ExxonMobil and FuelCell announced the pilot project in 2023.

“The unique advantage of this technology is that it not only captures CO2 but also produces low-carbon power, heat, and hydrogen as co-products,” Geoff Richardson, senior vice president of ExxonMobil Low Carbon Solutions, said last year.

The Rotterdam facility, which opened in 1960, will be the first location in the world to test the technology. The technology eventually could be rolled out at additional ExxonMobil sites.

The European Union is among the funders of the pilot project. FuelCell is making carbonate fuel cells for the project at its manufacturing plant in Torrington, Connecticut.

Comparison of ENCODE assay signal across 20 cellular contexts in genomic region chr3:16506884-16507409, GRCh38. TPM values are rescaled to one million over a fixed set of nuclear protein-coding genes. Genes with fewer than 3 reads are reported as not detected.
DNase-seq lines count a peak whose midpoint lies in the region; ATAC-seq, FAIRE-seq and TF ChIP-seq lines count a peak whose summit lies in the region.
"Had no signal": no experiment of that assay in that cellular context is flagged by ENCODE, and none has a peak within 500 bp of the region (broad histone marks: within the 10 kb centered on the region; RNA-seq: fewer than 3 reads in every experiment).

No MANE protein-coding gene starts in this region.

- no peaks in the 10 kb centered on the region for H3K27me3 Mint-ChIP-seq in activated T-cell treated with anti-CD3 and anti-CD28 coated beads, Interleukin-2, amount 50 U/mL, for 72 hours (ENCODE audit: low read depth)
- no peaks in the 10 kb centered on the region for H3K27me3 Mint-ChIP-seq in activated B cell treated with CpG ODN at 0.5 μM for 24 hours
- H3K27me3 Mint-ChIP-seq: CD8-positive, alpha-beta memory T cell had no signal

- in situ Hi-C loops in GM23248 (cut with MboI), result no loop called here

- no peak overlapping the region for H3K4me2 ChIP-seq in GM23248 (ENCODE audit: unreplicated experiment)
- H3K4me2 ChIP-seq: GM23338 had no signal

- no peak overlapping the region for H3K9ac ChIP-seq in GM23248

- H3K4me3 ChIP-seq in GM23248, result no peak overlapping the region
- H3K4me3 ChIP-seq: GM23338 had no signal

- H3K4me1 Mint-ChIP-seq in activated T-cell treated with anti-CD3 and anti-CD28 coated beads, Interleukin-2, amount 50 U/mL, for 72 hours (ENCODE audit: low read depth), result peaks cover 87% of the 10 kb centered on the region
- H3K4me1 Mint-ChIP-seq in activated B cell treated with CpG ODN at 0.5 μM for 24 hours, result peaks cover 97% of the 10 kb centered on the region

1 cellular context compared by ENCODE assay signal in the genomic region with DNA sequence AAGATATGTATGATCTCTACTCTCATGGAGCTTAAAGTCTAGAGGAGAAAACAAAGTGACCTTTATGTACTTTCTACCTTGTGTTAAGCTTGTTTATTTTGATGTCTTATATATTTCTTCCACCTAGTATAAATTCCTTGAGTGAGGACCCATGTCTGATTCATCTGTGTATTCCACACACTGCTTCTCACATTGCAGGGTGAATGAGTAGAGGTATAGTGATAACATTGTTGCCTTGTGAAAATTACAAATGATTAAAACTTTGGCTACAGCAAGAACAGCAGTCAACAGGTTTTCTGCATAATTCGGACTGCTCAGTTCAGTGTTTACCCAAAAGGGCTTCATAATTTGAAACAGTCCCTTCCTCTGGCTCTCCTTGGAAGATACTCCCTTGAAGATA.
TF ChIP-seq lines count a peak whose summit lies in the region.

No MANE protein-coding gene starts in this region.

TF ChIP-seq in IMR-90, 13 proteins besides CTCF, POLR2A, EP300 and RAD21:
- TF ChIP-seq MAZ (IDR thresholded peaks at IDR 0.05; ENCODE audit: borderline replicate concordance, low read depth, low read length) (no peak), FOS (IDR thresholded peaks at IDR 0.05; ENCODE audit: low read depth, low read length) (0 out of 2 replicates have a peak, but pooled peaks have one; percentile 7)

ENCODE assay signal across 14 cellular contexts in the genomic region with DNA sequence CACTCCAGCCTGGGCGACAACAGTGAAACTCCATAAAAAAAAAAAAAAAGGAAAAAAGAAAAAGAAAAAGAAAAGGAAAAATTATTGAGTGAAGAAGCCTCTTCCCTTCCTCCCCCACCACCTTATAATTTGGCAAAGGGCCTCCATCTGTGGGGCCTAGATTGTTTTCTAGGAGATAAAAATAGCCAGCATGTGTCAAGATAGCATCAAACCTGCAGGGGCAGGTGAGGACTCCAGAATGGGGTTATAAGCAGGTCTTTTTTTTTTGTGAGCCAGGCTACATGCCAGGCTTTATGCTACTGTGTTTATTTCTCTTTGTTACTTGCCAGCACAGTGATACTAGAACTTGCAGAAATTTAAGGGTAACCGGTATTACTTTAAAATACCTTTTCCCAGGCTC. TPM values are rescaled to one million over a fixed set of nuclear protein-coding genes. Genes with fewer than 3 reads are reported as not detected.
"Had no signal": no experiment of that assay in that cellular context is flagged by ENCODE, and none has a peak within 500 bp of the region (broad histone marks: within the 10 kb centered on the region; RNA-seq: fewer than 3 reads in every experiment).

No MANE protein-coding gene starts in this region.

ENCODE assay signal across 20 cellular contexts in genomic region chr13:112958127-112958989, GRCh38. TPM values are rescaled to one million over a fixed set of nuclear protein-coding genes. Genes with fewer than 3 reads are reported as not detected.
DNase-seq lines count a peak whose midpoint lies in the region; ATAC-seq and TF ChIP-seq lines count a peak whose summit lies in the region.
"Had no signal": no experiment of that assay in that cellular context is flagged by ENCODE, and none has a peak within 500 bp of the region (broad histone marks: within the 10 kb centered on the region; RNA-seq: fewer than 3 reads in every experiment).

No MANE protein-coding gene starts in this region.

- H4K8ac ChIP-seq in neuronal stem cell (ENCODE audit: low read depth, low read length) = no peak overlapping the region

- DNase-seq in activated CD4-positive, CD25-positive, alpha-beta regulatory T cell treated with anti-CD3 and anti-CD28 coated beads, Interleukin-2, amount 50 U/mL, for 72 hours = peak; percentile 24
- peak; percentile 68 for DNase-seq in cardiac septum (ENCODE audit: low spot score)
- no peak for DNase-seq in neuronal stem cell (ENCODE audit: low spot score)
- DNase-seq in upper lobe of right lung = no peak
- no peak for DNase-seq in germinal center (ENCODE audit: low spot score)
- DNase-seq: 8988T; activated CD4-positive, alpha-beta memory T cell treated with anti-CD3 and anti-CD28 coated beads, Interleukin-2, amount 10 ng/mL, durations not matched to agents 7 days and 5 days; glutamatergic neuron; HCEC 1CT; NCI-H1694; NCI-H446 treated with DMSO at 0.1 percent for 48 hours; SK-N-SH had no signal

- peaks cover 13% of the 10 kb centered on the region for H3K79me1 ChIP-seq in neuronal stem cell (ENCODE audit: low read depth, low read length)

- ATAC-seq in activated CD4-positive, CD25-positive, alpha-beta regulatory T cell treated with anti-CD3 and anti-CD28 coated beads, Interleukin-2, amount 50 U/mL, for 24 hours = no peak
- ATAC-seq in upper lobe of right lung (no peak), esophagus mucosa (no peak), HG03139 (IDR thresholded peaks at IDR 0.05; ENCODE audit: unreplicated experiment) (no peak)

The extended agreement enables FuelCell to incorporate elements of the jointly developed technology into carbon capture products currently being marketed to customers. ExxonMobil and FuelCell are working on formalizing an arrangement for selling the new technology.

“The technology, which captures carbon while simultaneously generating electricity and hydrogen, could improve the economics of carbon capture and could potentially lower the barrier to broader adoption of carbon capture in the marketplace,” according to a FuelCell news release.

FuelCell says its 10-year partnership with ExxonMobil has focused on developing technology that reduces carbon emissions from emission-intensive sectors while generating electricity and hydrogen in the process — “something that no other fuel cell technology or conventional absorption systems can do.”